PE newcomer Inkwell Group makes diversity part of its value proposition

  • Inkwell to invest $3 mln to $30 mln equity per deal
  • Will invest deal by deal
  • Wants to add diverse executives to portfolio companies, boards

Inkwell Group launched with the goal of building value by adding diversity to its portfolio companies.

Founded by Chijioke Asomugha and Marques Martin, two PE executives of African-American descent, the lower-middle-market firm will install diverse executives and boardroom leaders at its PE holdings. Martin pointed to the “Inkwell suite,” which currently has 10 operating executives and will serve as a “bench of diverse talent” that they will “thrust into action.”

Diversity can mean many things, Martin said. Inkwell — which refers to the ink used to write out aspirations and tell one’s story — will focus on racial and gender diversity, he said. Companies perform better when employees are not judged by their looks and are able to be themselves, Asomugha said. “Diversity helps people feel comfortable about what they are,” he said. “They are able to deliver their best selves.”

Inkwell has offices in Washington and Cleveland. It will focus on sectors including healthcare, financial services, industrial manufacturing, as well as media and telecom. The firm will seek to invest $3 million to $30 million equity per deal, taking controlling stakes.

Inkwell plans to execute two to three deals over the next year and expects to close its first deal in Q1, the executives said. Inkwell also does not have a fund but has relationships with high-net-worth individuals and family offices that let it invests on a deal-by-deal basis, the executives said. “We will start marketing a commingled fund within two years,” Asomugha said.

Asomugha and Martin have backgrounds in PE, investment banking and operations. Asomugha was executive vice president and global head of corporate development at ERICO International. He was also a principal investor at Cyprium Partners and previously worked at Goldman Sachs.

Martin most recently was a senior VP at KeyBank, where he directed the small business team with $4 billion of assets. He had prior roles at Riverside Co and H.I.G. Ventures.

The two executives met in Cleveland in 2009. The U.S. was in the midst of the financial crisis and diversity was not a primary goal for private equity. Very few — only three — African-American PE professionals were working in the city at the time, they said. A mutual friend introduced them and they hit it off. Martin said the lack of diversity prompted them to wonder, “Why do all the investors look the same?”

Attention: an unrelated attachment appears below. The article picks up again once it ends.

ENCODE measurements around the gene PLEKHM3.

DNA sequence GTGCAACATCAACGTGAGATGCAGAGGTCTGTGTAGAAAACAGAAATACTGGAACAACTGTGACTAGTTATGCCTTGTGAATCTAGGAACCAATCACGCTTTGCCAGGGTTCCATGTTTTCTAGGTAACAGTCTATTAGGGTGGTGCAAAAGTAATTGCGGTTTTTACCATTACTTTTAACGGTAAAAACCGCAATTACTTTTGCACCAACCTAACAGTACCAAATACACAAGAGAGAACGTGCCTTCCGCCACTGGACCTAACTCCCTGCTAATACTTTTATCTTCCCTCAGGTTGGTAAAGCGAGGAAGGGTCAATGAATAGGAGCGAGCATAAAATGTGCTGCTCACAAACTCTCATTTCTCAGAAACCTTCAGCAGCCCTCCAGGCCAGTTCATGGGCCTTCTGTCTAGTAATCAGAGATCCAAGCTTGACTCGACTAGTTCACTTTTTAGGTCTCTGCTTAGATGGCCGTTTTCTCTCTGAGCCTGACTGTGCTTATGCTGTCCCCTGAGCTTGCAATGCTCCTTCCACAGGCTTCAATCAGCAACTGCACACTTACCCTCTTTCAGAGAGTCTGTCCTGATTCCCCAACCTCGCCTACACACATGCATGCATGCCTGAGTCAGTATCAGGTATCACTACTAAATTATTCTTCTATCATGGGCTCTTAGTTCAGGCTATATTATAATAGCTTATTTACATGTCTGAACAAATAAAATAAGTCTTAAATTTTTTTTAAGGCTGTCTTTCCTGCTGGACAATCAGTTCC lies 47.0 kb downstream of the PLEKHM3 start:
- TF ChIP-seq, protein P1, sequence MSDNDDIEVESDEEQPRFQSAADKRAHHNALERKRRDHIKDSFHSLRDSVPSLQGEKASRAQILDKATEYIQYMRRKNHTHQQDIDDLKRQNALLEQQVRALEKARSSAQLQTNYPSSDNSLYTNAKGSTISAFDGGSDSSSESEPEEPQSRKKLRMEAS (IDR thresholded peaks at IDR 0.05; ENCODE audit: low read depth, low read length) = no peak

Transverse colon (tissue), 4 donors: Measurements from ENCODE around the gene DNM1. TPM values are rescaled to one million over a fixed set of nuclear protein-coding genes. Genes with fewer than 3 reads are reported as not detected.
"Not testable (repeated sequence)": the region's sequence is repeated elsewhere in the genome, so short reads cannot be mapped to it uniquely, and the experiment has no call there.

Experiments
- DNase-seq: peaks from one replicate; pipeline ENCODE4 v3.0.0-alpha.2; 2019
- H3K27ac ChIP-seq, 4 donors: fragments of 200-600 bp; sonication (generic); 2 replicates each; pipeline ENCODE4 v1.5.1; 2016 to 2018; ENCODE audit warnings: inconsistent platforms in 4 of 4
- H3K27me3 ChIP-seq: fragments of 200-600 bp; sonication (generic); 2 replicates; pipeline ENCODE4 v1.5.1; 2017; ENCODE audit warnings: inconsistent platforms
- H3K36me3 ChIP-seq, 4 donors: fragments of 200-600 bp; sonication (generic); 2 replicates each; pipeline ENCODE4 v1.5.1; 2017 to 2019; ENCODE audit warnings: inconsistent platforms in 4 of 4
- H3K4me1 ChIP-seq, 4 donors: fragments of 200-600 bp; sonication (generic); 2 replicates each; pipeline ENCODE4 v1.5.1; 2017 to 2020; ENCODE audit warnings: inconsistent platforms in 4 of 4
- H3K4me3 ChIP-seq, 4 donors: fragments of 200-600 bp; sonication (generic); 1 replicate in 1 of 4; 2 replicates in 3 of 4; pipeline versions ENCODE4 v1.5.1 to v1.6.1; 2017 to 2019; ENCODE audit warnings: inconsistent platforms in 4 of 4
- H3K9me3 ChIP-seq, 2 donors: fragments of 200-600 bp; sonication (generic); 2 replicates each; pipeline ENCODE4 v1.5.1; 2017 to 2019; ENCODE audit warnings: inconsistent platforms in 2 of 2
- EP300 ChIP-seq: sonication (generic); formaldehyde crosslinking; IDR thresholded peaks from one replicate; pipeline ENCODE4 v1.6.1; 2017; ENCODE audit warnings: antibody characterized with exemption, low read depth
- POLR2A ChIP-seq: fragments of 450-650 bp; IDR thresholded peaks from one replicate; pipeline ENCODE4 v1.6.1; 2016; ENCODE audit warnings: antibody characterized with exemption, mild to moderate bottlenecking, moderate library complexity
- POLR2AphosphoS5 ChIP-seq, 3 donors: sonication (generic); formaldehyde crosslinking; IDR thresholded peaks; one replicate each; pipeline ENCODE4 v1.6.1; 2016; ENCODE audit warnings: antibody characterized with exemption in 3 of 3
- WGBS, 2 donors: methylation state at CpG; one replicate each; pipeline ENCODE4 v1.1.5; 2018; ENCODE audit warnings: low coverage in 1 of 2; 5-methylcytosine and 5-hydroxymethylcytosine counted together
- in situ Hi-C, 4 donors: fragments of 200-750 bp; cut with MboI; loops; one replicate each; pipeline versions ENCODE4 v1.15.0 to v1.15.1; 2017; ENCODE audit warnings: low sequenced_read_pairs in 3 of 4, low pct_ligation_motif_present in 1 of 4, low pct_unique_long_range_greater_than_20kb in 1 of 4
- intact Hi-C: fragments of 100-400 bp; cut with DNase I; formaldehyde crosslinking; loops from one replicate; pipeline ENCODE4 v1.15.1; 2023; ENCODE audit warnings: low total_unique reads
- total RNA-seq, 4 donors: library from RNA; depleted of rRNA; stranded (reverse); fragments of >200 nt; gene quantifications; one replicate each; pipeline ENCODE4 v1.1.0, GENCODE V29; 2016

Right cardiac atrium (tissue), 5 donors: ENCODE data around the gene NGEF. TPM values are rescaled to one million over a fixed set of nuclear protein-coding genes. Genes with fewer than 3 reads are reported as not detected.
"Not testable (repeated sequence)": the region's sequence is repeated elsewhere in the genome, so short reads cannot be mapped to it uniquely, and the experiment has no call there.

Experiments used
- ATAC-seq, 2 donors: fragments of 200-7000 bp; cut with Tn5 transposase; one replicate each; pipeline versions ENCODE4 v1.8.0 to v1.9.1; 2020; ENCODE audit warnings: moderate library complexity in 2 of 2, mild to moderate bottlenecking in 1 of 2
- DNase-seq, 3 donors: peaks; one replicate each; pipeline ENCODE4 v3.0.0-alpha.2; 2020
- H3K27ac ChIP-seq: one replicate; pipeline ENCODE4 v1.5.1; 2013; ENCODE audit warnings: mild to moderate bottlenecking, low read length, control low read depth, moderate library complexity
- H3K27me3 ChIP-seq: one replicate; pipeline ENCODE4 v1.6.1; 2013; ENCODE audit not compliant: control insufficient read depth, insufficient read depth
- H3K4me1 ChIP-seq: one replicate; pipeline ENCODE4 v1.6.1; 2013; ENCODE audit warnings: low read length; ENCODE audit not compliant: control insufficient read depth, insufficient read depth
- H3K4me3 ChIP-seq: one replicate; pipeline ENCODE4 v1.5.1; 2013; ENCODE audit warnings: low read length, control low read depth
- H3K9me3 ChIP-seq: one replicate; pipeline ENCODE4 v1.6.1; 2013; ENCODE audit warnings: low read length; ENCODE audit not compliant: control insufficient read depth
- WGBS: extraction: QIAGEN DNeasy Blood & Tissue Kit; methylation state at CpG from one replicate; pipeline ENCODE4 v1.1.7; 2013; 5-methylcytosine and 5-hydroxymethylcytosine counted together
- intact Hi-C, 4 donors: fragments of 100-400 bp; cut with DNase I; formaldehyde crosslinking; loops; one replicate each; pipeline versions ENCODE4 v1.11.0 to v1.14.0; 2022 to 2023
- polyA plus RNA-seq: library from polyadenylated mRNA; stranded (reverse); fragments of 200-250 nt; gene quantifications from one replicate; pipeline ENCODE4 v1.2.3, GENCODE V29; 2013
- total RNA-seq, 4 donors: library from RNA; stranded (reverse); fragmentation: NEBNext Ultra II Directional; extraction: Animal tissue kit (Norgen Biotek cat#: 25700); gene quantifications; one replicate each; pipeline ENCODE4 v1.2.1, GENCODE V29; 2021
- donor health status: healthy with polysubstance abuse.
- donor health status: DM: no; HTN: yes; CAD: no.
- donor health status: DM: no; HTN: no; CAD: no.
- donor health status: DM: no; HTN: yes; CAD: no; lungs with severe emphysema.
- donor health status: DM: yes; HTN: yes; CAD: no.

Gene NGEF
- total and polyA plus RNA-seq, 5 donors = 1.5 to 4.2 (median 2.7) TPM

Both Asomugha and Martin referred to the 2015 McKinsey & Co study Diversity Matters, which found companies with the most diverse gender leadership teams were 15 percent more likely to produce financial returns above the national industry median. The results were better for ethnic/racial diversity. These companies were 35 percent more likely to have financial returns above the national industry median.

Conversely, the report says, companies “in the bottom quartile for both gender and ethnicity/race were statistically less likely to achieve above-average financial returns than the average companies in the dataset (that is, they were not just not leading, they were lagging).”

Diversity is a hot-button issue in private equity. Much has been written about the industry’s efforts to add more women to its senior ranks.

Inkwell itself will also seek to be diverse and wants women represented at the GP level, Asomugha said. The firm currently numbers four professionals, including two associates (one is Indian, the other Asian). It is looking to hire and plans to have seven employees by next year.

“Yes, we plan to be diverse throughout our firm — to live the model that we are investing in,” Asomugha said.

Action Item: Contact Inkwell Group: +1 202-780-0573.

Update: This article has been updated with another reference to the McKinsey report and with a link to a Buyouts report.

A couple forms the word “Love” with their hands during “Bridge of Coexistence,” part of the inauguration ceremony of the European Capital of Culture 2016, in San Sebastian, northern Spain, on Jan. 23, 2016. San Sebastian and Wroclaw in Poland are jointly hosting the European-Union-promoted initiative, aimed at highlighting the diversity of cultures in Europe. Photo courtesy Reuters/Vincent West